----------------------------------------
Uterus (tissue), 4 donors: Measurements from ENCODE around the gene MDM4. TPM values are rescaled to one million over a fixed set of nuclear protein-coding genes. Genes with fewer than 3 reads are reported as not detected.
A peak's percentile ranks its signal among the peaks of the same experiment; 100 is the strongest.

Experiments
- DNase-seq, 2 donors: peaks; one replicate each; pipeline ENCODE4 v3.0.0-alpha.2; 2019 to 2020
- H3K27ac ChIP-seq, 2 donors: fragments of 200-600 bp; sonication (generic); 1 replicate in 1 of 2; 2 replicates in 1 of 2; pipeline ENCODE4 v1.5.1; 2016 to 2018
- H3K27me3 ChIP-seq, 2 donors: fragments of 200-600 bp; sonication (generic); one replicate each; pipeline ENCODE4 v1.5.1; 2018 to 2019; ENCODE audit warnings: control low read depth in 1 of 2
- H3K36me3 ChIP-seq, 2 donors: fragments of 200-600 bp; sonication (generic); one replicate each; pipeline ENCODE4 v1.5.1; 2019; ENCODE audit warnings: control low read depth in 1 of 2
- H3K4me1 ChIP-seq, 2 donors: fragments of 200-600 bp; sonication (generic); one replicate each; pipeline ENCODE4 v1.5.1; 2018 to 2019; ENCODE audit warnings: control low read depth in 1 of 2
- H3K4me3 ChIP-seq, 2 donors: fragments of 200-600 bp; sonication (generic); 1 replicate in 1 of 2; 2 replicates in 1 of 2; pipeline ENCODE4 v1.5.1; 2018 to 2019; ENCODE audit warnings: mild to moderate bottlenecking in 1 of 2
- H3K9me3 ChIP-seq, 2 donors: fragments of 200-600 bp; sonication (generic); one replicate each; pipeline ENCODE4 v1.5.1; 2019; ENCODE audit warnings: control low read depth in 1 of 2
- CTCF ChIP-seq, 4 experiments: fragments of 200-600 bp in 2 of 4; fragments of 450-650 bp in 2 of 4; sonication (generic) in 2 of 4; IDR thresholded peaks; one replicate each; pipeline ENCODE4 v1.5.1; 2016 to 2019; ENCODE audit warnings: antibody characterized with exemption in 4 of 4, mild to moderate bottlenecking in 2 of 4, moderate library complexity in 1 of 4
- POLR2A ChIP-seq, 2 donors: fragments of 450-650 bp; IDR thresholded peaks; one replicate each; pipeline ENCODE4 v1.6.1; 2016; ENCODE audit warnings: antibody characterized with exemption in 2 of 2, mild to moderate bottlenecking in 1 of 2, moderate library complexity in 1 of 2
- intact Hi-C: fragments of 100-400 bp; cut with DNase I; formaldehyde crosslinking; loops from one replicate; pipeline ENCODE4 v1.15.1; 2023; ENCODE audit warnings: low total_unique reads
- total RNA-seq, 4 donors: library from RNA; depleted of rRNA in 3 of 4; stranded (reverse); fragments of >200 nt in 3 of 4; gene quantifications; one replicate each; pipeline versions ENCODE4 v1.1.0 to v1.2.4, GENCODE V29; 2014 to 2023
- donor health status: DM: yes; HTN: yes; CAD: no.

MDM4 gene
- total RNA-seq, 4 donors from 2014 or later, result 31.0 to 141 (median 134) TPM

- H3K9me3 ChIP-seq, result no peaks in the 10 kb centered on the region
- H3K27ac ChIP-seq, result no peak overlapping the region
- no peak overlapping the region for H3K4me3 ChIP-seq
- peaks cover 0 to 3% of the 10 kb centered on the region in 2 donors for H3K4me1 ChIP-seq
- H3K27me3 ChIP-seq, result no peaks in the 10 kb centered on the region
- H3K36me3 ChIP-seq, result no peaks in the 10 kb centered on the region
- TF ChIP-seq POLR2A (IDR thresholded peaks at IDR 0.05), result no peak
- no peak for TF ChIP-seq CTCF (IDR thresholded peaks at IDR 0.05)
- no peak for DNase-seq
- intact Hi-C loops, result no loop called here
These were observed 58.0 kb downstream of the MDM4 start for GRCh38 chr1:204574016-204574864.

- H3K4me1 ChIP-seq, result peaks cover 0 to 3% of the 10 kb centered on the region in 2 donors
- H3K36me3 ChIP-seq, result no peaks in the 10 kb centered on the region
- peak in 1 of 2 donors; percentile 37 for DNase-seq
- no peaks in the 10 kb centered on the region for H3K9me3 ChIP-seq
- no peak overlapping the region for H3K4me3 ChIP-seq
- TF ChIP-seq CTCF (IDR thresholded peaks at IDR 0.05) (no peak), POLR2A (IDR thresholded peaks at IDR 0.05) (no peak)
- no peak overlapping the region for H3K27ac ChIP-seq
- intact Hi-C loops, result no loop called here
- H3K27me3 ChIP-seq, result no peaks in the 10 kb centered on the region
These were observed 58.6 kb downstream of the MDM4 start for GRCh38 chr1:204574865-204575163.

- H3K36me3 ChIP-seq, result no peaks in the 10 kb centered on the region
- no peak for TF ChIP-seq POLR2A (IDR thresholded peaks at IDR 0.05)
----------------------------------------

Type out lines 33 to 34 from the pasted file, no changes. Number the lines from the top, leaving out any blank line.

- no peak overlapping the region for H3K4me3 ChIP-seq
- TF ChIP-seq CTCF (IDR thresholded peaks at IDR 0.05) (no peak), POLR2A (IDR thresholded peaks at IDR 0.05) (no peak)